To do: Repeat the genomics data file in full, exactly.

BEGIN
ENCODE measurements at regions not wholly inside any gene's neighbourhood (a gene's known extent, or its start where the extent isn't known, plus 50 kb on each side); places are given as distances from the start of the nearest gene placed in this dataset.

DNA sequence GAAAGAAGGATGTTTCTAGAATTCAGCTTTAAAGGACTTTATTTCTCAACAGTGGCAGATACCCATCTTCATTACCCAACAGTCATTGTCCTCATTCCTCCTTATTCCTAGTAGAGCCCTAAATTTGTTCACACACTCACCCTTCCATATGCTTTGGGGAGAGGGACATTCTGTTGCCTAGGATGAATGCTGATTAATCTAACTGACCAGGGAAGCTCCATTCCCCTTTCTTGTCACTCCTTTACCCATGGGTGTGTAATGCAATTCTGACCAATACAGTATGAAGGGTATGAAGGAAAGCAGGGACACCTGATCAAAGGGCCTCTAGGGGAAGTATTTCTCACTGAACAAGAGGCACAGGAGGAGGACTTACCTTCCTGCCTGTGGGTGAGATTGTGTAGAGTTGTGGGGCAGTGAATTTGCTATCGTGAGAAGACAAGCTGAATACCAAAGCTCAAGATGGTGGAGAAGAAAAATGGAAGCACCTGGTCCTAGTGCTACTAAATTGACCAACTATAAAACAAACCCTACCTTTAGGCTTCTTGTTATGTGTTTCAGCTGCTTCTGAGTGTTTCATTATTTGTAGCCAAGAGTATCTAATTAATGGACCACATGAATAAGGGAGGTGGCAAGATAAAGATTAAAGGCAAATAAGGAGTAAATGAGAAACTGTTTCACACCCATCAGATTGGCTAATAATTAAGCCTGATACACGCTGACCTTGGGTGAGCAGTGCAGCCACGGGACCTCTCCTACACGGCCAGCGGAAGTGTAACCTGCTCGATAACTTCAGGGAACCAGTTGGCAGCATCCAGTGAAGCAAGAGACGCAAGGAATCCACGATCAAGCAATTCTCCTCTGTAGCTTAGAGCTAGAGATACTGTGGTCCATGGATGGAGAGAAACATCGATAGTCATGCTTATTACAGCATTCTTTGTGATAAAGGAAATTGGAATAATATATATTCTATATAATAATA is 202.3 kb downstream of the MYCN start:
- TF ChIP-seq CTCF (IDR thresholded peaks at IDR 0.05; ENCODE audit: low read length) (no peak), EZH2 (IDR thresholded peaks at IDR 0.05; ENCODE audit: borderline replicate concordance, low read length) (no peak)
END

ENCODE measurements at regions not wholly inside any gene's neighbourhood (a gene's known extent, or its start where the extent isn't known, plus 50 kb on each side); places are given as distances from the start of the nearest gene placed in this dataset.

DNA sequence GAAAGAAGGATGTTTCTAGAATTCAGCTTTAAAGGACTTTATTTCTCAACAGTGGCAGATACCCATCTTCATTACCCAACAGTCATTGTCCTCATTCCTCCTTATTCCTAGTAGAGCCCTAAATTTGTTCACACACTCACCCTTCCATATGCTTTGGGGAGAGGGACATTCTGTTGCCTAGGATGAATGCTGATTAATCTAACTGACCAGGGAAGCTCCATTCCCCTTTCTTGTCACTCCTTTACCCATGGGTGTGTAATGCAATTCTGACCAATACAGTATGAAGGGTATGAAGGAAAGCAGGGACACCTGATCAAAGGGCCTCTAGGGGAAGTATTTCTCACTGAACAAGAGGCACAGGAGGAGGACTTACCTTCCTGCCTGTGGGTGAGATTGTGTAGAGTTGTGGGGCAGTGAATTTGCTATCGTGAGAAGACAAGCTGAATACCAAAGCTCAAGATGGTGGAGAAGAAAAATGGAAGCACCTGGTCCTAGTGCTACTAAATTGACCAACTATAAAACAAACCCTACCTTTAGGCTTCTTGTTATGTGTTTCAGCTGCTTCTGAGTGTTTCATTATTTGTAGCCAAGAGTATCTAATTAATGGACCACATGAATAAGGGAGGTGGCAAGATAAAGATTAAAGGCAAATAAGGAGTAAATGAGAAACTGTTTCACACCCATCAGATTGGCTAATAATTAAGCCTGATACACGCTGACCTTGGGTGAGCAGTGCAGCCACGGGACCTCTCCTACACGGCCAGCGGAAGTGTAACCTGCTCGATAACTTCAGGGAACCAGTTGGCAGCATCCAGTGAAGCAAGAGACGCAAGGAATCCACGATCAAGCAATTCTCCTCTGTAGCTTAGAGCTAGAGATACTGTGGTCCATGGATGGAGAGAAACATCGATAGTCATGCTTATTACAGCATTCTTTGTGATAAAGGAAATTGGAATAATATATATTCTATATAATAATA is 202.3 kb downstream of the MYCN start:
- TF ChIP-seq CTCF (IDR thresholded peaks at IDR 0.05; ENCODE audit: low read length) (no peak), EZH2 (IDR thresholded peaks at IDR 0.05; ENCODE audit: borderline replicate concordance, low read length) (no peak)